Chief Executive Obama runs a good meeting — even if it does run past schedule

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In one of President Obama’s highest-profile days as America’s chief executive, all eyes were on how well he managed what was at times an acrimonious debate on health care. The Daily Caller talked to business and management experts about how he did as the man at the head of the table during his marathon public meeting.

“He’s very much what we could call in academic circles a transformative leader,” said Drumm McNaughton, chairman and chief executive of the Washington-based Institute of Management Consultants. “When you have a political environment like ours that has become so difficult because of polarization, you can see he’s the right leader for the right time.”

“And that’s coming from a lifelong Republican.”

Many experts pointed out the president’s tactfulness today.

“I’m sure he has his own agenda, but he doesn’t express it heartily,” said Betty Price, chief executive of Price Group and a management consultant in the leadership development area for 25 years. “He’s very conciliatory and engaging, and tends to be open to other people.”

“The interesting thing that the president does is that he’s very paced in his delivery, and that tends to give off more of a calming effect,” Price said.

“With these kinds of meetings in Washington it’s difficult because people need to leave their egos at the door. What you see Obama doing by cutting his remarks short, he’s looking at the outcomes and not grandstanding,” McNaughton said.

Others were warier.

“The conversation is full of people making the obligatory political points. The president is doing his thing and trying to hold court,” said Mark Haas, president of Bethesda-based Research and Organization Management. “The purpose of this is to have a discussion and for the American people to see the discussion.”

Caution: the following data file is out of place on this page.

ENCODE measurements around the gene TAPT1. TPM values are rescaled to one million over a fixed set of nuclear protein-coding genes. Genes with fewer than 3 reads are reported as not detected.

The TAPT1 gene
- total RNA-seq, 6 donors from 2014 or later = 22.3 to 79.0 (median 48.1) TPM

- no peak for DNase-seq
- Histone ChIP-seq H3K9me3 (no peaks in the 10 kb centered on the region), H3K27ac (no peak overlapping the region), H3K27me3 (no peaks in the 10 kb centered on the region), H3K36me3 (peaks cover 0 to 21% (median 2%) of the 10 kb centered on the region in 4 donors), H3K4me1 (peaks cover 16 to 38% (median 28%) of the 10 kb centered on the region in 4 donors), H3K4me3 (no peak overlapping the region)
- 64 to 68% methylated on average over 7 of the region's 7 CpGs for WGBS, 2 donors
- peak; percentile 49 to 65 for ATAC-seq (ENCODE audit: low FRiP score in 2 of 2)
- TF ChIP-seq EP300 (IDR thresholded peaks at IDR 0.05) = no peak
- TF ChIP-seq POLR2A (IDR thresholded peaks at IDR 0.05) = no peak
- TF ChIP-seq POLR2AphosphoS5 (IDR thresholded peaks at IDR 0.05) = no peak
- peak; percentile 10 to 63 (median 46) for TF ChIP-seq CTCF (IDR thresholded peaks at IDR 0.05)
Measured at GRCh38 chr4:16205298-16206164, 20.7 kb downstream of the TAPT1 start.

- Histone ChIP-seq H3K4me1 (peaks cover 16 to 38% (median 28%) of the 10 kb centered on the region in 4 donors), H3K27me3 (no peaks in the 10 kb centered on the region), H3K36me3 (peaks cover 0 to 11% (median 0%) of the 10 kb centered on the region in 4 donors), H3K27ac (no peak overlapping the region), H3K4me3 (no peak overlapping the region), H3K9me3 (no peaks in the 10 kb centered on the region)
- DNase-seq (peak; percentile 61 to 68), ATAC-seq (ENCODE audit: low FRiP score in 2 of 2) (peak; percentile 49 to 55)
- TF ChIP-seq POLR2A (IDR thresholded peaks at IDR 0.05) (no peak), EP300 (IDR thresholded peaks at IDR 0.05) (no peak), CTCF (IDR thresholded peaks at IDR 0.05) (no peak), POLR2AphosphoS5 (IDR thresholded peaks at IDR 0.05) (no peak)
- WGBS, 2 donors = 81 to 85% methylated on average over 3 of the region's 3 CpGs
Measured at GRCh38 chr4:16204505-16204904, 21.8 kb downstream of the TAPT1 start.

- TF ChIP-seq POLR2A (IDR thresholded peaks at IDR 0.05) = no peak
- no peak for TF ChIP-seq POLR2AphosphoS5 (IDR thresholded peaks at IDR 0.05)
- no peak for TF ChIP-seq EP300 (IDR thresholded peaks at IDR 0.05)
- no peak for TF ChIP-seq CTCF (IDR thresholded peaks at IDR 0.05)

“If I were facilitating a session with a client in which there were contentious issues this would be the first step. They’ve deliberately gotten ridden of people like [New York Democrat] Anthony Weiner who are firebrands and whose inputs you want but maybe not in that environment,” Haas said. “So the mixture of invited people was appropriate, and people are behaving themselves in this environment … there’s not a lot of sighing or eye-rolling.”

Some business leaders pointed out that the problems of presidential leadership are different from almost any other role.

“They’re trying to influence people that they have no direct power over, so there is a lot of persuasion and negotiation, and yes CEOs use that … but they can fire people. And while I’m sure Obama would love to fire some members of Congress he doesn’t have that kind of power,” said David Brandford, a senior lecturer in leadership at Stanford’s graduate school of business.

Going into the meetings today many experts doubted whether Obama could maintain a civil tone and productive pace throughout the day.

“He’s showing flexibility in dealing with a tough environment, he has a lot of humility compared to our prior president, in admitting that he does actually make mistakes, and showed he could change course,” said Paul N. Friga, Ph.D., author of the best-selling “The McKinsey Engagement: A Powerful Toolkit For More Efficient and Effective Team Problem Solving,” and professor at Kenan-Flagler Business School at UNC-Chapel Hill.

“One thing that he doesn’t appear to be doing which is really important in good leadership is enabling other people to win,” Friga explained. “I feel he wants to make this his show and his contribution instead of letting go a bit. It’s just as bad as the Republicans who say no to everything to make sure the Democrats lose.”

“Its important for Obama to let Republicans win a bit, not to make it look like he’s the hero, but to say that those are good ideas, and to better understand someone else perspective is always a good idea.”

Friga added that he would have liked to see some independent third parties brought in for consultation, possibly a panel of international experts who’s countries have adopted different systems to talk about what has worked for their respective countries. “When you have two parties with opposing view points that go head to head, you don’t always get results.”

And what did the president do well?

“The president has done a good job as facilitator, of keeping people on the agenda. Also, he has this sort of halting and measured way of talking that is akin to when someone lowers their voice and it makes you want to lean in and listen.”

Despite what was largely anticipated to be a day of grandstanding, there were some positive notes.

“It’s definitely more than political theater — it’s been run very well, the culture and tempo are right, the respect is right. I would be pleased if I were running a board meeting that was going this well,” said Haas.

Contact Aleksandra at: ak[at]dailycaller[dot]com..